Bay, also a schoolteacher, was forced to do hard labor for up to 13 hours a day. Her other two children were constantly interrogated and beaten by soldiers in futile attempts to get them to reveal the identity of their father. The boy, 6, died silently in her arms late one night, while her 5-year-old daughter "talked until the last minute," Bay said. "She asked me to go and look for my husband."
"They killed my whole family," she said. "Nobody is alive, only me and my husband."
Family wiped out
Neou, who now lives in Silver Spring, Md., didn't learn about the death of her family until after Vietnamese soldiers invaded Cambodia, ending the reign of the Khmer Rouge. She had emigrated to the United States, joining her brother in San Jose. One day a letter from a relative arrived, telling her that just about everyone in her family was dead.
"I jump up and down," she recalled of that fall day in 1980. "It seemed like my head was hitting the ceiling. I jumped and ran around the apartment. I scream and run around."
Even though they were deposed by Vietnamese forces in 1979, Khmer Rouge leaders remained free from prosecution for decades. Wrangling between the tribunal and the Cambodian government, which includes former members of the Khmer Rouge, has dampened enthusiasm for the trial among many Cambodians in the United States and Cambodia. Those with Khmer Rouge ties include Prime Minister Hun Sen, who was a low-ranking Khmer Rouge member decades ago before joining the government created by Vietnam while Cambodia was under Vietnamese military occupation.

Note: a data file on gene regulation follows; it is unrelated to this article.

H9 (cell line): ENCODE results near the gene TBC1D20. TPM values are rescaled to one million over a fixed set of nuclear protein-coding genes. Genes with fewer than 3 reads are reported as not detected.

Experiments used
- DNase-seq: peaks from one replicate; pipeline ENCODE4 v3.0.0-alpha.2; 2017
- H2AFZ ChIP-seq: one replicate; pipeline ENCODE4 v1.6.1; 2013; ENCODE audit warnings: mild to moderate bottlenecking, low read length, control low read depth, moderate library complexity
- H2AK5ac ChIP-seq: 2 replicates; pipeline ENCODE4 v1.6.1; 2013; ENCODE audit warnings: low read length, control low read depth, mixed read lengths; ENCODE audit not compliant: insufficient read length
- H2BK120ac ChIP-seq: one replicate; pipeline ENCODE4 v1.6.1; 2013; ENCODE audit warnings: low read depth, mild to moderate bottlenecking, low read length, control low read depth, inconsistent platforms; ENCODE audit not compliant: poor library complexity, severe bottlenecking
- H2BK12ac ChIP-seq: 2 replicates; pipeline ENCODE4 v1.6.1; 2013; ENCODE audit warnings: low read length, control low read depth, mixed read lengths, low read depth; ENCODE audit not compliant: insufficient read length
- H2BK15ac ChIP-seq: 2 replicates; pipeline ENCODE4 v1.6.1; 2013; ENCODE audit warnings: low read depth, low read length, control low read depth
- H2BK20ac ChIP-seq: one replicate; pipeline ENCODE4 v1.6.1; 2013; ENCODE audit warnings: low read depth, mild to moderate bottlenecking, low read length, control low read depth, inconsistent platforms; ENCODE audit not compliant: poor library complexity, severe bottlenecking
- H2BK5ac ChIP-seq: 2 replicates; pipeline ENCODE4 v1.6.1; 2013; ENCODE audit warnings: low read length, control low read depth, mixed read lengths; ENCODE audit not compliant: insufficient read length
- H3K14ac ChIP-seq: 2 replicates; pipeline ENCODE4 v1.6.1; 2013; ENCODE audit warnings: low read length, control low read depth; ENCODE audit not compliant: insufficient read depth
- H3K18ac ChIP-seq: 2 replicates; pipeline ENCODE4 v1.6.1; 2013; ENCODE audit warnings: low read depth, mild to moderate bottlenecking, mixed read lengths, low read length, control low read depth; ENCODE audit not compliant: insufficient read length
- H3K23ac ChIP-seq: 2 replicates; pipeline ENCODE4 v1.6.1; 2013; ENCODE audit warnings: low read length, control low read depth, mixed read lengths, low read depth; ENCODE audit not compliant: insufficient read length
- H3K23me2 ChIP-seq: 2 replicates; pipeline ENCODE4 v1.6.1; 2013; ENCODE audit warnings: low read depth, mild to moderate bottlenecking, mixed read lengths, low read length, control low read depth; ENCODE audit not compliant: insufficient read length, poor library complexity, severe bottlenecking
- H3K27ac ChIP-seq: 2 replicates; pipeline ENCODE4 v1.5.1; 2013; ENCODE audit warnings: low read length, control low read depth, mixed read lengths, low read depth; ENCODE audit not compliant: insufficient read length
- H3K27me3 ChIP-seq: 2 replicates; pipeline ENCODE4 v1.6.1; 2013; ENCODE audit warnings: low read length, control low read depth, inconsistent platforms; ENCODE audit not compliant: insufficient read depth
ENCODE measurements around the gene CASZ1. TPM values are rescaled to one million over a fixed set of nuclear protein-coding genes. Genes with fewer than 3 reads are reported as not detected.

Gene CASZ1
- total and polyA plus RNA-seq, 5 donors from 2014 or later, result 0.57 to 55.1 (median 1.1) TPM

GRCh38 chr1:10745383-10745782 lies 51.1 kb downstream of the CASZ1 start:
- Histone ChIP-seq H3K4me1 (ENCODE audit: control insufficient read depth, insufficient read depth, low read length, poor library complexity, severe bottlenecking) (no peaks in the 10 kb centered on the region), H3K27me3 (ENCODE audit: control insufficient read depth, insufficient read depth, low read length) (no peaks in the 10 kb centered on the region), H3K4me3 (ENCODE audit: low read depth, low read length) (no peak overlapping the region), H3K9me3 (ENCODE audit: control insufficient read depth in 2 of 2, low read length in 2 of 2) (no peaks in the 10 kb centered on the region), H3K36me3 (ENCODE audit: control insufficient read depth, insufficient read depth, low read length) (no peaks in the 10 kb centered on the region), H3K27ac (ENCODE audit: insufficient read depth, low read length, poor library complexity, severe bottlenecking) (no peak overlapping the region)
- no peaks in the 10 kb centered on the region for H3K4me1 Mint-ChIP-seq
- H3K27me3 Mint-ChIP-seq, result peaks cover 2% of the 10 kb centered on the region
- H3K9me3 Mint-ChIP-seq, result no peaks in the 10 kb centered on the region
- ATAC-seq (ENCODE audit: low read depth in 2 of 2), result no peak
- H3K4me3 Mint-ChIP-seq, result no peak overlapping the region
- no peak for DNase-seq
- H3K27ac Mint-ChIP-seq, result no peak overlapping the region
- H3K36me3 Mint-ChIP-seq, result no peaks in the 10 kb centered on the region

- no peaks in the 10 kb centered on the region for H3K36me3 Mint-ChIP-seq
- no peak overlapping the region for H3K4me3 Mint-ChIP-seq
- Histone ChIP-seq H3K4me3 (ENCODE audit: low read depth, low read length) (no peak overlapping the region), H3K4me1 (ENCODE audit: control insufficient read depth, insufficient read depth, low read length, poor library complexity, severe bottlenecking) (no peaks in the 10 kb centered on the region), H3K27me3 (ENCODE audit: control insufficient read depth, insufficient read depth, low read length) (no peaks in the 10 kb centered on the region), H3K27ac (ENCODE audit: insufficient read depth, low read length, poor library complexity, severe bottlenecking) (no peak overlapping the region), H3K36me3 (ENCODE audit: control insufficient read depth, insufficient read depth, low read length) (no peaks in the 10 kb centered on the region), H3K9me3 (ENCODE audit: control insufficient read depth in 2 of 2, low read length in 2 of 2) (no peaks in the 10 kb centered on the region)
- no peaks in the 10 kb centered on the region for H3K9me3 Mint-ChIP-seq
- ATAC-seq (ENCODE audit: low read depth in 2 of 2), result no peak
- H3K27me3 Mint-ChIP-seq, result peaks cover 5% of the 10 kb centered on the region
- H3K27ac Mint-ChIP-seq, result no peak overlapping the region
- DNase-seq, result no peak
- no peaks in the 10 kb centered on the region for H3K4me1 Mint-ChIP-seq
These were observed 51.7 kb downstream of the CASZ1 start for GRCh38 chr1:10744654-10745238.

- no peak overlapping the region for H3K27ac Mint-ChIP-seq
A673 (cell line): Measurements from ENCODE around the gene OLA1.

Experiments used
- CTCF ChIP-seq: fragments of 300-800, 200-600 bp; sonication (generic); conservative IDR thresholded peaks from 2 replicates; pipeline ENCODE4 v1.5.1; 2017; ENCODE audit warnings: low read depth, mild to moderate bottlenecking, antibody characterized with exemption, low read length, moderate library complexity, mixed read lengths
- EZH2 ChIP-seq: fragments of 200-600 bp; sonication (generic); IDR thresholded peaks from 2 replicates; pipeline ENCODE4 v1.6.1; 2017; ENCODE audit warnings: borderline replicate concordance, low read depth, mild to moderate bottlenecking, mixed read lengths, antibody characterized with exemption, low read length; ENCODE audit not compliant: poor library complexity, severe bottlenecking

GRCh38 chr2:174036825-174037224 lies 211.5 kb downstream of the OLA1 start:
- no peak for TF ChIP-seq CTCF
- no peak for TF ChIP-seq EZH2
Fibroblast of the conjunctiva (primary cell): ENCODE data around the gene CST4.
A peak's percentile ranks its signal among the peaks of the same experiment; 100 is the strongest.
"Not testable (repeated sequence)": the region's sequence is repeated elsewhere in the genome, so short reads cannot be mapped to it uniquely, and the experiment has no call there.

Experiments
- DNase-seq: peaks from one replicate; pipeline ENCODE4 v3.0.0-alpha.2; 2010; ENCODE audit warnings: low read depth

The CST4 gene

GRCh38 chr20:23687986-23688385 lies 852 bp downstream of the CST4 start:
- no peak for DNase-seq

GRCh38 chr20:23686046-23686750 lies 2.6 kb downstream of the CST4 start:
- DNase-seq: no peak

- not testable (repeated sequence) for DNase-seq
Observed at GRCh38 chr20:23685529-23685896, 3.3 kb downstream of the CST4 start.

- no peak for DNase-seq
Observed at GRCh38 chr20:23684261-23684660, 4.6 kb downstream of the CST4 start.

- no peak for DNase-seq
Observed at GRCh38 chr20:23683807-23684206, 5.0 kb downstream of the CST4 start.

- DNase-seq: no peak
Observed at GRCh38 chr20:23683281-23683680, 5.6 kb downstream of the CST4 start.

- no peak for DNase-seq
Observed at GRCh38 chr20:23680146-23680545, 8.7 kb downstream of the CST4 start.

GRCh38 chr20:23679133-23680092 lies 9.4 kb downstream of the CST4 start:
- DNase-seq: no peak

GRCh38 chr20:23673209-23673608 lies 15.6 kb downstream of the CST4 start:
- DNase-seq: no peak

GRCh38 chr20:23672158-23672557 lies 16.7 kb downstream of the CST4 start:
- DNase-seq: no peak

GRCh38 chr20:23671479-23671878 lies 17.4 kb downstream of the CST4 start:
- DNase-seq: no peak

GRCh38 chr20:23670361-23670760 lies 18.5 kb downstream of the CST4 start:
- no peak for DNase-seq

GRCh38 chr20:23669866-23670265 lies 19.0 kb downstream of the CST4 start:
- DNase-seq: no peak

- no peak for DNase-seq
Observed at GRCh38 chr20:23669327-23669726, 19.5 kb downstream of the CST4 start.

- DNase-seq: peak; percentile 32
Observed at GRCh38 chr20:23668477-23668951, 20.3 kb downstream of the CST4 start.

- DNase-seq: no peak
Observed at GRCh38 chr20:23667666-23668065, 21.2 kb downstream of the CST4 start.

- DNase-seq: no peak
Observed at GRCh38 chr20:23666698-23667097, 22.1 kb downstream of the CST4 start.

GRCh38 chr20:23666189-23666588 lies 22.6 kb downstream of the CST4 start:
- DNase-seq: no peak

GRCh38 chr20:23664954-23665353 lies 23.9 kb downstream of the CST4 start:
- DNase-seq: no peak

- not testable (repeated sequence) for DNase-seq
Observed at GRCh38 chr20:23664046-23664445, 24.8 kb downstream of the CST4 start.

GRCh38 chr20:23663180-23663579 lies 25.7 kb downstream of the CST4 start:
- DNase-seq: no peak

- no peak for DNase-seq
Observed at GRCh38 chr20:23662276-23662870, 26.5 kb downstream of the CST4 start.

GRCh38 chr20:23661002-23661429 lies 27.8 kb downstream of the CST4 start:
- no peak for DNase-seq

More trials in doubt
The international prosecutor for the tribunal wants to bring at least two more cases against former leaders of the regime, but the Cambodian government, which has been accused of tampering with the process, has resisted. Observers say the government fears current political leaders could be affected.
"They see these four defendants as the ultimate defendants," said Nushin Sarkarati, an attorney with the San Francisco-based Center for Justice and Accountability, a nonprofit organization representing Cambodian-Americans before the tribunal. "Their argument is anyone else is not really a senior leader for the Khmer Rouge. This is an absurd notion."
Neou, undeterred, is ready to do what she can to implicate the former Khmer Rouge leaders. She said she was an eyewitness to the power once wielded by some of those now on trial. After she had returned to Phnom Penh from France, Neou saw Ieng and Khieu up close. Ieng showed up in a black car. "He came in a car like Al Capone's," she said. "He was happy."
Khieu was "dressed like Viet Cong" in the black pajama-like pants worn by Vietnamese Communist guerrillas as he addressed the new arrivals: "We wish for you to find happiness in this new society."
Contact John Boudreau at 408-278-3496.